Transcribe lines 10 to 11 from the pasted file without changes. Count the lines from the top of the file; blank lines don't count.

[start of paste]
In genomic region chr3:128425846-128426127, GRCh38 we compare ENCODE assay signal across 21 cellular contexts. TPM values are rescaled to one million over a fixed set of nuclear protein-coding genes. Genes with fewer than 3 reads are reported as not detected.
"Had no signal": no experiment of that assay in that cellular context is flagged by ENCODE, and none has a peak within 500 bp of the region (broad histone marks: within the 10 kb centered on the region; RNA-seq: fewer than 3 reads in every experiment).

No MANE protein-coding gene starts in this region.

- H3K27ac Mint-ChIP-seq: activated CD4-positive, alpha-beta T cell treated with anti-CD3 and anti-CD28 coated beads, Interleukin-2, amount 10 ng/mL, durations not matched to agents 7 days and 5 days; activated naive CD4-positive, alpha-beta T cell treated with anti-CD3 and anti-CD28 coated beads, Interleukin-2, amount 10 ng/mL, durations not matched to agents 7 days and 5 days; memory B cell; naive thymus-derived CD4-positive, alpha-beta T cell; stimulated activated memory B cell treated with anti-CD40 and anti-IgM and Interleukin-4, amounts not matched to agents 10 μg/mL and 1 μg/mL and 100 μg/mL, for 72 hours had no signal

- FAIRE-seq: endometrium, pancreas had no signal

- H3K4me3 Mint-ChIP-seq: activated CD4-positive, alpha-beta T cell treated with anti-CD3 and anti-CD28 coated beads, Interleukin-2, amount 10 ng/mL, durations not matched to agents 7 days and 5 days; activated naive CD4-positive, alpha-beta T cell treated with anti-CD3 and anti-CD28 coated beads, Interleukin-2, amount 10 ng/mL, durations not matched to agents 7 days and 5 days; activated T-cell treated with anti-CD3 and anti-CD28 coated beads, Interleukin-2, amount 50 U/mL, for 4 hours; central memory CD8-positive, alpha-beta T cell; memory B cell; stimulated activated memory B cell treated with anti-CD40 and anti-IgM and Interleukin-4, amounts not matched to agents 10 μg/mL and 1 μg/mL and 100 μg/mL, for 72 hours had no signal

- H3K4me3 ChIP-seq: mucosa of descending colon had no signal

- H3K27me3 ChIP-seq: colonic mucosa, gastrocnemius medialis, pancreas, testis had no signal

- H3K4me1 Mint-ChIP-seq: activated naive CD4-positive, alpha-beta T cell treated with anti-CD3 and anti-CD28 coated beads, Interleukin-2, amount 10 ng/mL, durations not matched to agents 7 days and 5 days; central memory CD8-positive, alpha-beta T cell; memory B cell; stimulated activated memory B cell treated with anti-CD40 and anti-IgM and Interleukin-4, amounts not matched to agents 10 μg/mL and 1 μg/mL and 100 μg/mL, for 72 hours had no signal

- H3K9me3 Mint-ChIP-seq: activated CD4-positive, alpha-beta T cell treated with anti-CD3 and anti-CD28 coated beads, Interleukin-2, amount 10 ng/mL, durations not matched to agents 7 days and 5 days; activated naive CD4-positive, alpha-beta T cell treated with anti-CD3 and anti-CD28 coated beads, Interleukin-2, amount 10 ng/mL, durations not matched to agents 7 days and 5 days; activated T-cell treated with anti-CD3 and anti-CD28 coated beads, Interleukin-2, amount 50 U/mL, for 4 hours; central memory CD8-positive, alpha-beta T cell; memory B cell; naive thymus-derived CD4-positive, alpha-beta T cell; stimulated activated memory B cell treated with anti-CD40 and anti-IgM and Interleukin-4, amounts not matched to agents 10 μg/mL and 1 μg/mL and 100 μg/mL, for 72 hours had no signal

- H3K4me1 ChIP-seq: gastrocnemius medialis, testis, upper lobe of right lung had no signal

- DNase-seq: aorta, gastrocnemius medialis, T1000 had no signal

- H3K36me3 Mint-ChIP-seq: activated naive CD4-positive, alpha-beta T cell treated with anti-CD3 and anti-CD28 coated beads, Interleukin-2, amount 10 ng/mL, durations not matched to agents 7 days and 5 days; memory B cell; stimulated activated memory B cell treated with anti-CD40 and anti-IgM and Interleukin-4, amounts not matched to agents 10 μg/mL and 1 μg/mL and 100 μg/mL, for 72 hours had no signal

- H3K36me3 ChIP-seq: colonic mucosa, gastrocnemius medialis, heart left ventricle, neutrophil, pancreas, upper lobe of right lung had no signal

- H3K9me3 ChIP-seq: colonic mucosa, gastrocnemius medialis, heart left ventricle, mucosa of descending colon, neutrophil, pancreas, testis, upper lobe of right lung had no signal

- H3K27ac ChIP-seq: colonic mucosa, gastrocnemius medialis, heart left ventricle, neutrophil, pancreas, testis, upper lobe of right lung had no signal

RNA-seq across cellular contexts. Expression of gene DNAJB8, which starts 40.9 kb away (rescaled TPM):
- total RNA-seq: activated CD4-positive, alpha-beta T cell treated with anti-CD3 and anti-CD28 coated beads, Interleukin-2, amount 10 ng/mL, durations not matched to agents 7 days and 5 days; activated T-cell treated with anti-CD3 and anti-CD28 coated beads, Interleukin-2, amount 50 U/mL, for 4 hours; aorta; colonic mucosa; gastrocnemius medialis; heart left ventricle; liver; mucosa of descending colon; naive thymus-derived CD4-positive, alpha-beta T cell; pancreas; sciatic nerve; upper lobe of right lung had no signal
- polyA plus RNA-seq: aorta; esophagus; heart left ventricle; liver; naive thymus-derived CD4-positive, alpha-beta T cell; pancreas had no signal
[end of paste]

- H3K9me3 Mint-ChIP-seq: activated CD4-positive, alpha-beta T cell treated with anti-CD3 and anti-CD28 coated beads, Interleukin-2, amount 10 ng/mL, durations not matched to agents 7 days and 5 days; activated naive CD4-positive, alpha-beta T cell treated with anti-CD3 and anti-CD28 coated beads, Interleukin-2, amount 10 ng/mL, durations not matched to agents 7 days and 5 days; activated T-cell treated with anti-CD3 and anti-CD28 coated beads, Interleukin-2, amount 50 U/mL, for 4 hours; central memory CD8-positive, alpha-beta T cell; memory B cell; naive thymus-derived CD4-positive, alpha-beta T cell; stimulated activated memory B cell treated with anti-CD40 and anti-IgM and Interleukin-4, amounts not matched to agents 10 μg/mL and 1 μg/mL and 100 μg/mL, for 72 hours had no signal

- H3K4me1 ChIP-seq: gastrocnemius medialis, testis, upper lobe of right lung had no signal